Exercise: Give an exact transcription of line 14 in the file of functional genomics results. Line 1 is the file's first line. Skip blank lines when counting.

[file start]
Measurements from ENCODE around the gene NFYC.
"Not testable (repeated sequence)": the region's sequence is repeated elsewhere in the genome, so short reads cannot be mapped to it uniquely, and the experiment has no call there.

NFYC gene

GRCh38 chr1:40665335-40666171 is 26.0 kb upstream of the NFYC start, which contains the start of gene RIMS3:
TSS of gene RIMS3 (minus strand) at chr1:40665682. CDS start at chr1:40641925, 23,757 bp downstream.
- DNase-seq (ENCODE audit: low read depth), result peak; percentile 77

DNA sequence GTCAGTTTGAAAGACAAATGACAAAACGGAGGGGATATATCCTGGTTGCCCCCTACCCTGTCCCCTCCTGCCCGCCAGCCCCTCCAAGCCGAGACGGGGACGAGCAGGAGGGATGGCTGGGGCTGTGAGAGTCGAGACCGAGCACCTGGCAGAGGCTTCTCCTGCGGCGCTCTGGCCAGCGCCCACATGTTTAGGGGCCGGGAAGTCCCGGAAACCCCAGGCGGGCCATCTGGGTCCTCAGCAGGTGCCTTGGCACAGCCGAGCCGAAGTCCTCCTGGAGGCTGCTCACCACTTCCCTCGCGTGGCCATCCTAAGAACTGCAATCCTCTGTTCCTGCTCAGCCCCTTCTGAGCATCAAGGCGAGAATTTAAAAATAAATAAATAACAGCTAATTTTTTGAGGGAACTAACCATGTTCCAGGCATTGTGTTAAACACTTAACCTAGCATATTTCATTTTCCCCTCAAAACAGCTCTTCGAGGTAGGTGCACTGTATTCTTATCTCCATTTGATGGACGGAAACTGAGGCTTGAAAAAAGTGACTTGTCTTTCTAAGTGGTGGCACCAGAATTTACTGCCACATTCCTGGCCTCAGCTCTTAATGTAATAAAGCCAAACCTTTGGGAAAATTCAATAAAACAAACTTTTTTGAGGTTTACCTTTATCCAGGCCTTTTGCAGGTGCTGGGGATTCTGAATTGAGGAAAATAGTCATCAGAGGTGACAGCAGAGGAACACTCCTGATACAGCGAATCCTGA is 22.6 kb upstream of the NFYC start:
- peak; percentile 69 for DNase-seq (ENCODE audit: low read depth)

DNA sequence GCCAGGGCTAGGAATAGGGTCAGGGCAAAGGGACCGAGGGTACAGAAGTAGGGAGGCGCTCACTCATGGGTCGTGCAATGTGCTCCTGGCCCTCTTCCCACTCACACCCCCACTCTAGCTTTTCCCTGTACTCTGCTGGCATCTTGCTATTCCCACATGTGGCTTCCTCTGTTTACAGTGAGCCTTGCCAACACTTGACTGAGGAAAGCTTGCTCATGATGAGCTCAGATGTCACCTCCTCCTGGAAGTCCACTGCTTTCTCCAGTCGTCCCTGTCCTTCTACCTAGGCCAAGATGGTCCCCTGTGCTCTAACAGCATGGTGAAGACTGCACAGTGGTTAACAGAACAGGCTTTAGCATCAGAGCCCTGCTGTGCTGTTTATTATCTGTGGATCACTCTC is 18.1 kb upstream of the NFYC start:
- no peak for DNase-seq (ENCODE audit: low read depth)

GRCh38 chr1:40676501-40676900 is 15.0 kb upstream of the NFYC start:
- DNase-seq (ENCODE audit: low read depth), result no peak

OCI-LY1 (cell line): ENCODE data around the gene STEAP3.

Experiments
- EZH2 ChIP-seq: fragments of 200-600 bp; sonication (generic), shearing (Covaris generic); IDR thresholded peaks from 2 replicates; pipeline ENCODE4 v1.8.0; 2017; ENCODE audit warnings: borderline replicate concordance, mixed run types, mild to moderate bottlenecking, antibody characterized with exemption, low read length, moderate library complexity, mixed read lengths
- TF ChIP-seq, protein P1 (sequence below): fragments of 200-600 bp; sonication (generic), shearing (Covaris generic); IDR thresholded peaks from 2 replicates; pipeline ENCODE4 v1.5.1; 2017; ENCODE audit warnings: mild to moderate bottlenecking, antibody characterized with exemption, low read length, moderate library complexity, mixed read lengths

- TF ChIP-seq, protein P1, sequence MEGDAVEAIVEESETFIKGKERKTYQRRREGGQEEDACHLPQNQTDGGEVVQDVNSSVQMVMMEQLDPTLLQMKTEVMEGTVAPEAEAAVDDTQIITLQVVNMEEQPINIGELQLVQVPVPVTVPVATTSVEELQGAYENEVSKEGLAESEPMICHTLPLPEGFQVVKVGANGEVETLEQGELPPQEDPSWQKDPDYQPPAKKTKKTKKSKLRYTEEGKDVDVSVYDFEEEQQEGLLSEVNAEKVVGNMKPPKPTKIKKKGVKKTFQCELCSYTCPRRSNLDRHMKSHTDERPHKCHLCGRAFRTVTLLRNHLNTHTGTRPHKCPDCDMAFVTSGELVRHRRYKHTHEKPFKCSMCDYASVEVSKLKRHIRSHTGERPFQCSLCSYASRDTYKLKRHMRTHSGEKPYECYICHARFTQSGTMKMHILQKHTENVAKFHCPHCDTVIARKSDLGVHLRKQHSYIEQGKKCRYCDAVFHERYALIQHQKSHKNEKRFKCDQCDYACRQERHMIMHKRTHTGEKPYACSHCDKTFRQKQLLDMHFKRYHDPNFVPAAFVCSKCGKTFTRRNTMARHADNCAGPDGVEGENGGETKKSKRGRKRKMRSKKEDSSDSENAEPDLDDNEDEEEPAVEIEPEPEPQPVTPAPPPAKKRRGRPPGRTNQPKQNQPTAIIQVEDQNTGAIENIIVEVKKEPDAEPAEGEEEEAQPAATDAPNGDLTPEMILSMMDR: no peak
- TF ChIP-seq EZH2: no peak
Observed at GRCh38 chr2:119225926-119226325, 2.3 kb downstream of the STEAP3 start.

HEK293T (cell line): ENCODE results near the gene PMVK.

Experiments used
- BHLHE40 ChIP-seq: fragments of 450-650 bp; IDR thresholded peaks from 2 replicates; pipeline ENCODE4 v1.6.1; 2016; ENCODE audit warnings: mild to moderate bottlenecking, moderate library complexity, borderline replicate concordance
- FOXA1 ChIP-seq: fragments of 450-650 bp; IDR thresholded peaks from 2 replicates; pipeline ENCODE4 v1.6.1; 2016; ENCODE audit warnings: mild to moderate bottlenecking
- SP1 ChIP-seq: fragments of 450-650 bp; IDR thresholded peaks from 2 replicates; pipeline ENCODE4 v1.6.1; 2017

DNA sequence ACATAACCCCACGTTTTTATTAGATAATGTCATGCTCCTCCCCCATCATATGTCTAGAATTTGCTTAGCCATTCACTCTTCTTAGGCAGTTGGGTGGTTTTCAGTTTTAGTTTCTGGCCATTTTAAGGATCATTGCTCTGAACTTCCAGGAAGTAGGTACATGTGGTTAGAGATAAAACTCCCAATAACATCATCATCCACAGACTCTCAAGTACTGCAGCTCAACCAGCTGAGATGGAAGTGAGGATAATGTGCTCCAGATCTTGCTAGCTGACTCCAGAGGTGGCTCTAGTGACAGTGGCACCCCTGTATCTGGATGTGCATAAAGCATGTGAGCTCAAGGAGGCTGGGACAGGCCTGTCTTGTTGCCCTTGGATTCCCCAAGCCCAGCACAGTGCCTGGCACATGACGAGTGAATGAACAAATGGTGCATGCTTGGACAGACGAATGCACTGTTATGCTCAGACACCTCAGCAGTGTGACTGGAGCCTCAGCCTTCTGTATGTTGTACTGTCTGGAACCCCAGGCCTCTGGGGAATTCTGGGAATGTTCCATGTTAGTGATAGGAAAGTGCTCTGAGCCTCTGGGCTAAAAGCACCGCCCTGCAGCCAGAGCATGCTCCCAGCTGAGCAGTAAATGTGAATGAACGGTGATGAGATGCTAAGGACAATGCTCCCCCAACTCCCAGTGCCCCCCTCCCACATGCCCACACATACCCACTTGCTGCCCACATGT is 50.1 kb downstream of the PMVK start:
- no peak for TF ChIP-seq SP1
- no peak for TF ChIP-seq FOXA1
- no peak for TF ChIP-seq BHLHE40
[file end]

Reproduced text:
Experiments